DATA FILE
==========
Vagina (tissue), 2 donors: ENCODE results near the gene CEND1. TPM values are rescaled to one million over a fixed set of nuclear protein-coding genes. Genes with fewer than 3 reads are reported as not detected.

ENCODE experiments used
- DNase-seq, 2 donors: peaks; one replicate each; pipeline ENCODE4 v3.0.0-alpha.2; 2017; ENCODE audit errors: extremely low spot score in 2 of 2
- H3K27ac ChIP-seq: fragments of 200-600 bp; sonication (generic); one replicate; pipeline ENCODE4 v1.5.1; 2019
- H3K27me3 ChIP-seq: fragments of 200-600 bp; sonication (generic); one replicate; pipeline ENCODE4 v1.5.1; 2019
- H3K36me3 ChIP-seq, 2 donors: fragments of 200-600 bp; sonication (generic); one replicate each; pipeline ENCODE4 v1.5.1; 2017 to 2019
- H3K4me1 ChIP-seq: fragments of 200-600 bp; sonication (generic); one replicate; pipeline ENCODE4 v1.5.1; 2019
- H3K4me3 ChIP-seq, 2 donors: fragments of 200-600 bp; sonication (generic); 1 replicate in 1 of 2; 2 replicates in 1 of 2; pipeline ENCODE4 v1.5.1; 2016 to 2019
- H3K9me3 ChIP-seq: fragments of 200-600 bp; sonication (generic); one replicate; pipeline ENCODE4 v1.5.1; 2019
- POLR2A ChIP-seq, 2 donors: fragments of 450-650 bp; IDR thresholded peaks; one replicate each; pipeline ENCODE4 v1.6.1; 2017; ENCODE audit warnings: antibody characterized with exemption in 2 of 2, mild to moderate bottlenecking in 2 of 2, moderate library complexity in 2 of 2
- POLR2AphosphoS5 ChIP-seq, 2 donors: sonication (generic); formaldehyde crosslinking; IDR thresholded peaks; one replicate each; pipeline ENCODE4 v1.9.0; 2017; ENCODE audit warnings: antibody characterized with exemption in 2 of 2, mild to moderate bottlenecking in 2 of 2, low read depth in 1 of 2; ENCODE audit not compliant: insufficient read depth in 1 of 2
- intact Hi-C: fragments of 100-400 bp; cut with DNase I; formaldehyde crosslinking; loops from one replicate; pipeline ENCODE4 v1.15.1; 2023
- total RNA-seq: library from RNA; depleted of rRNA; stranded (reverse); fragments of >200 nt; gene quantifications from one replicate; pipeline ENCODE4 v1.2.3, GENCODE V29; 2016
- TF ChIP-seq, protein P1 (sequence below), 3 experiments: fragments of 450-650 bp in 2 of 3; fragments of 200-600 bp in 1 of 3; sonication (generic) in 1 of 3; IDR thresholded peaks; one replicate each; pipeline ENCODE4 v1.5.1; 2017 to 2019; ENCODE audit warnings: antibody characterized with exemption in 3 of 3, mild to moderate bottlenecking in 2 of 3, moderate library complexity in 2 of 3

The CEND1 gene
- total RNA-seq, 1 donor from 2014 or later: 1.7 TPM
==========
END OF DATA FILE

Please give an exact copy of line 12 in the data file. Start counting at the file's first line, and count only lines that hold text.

- intact Hi-C: fragments of 100-400 bp; cut with DNase I; formaldehyde crosslinking; loops from one replicate; pipeline ENCODE4 v1.15.1; 2023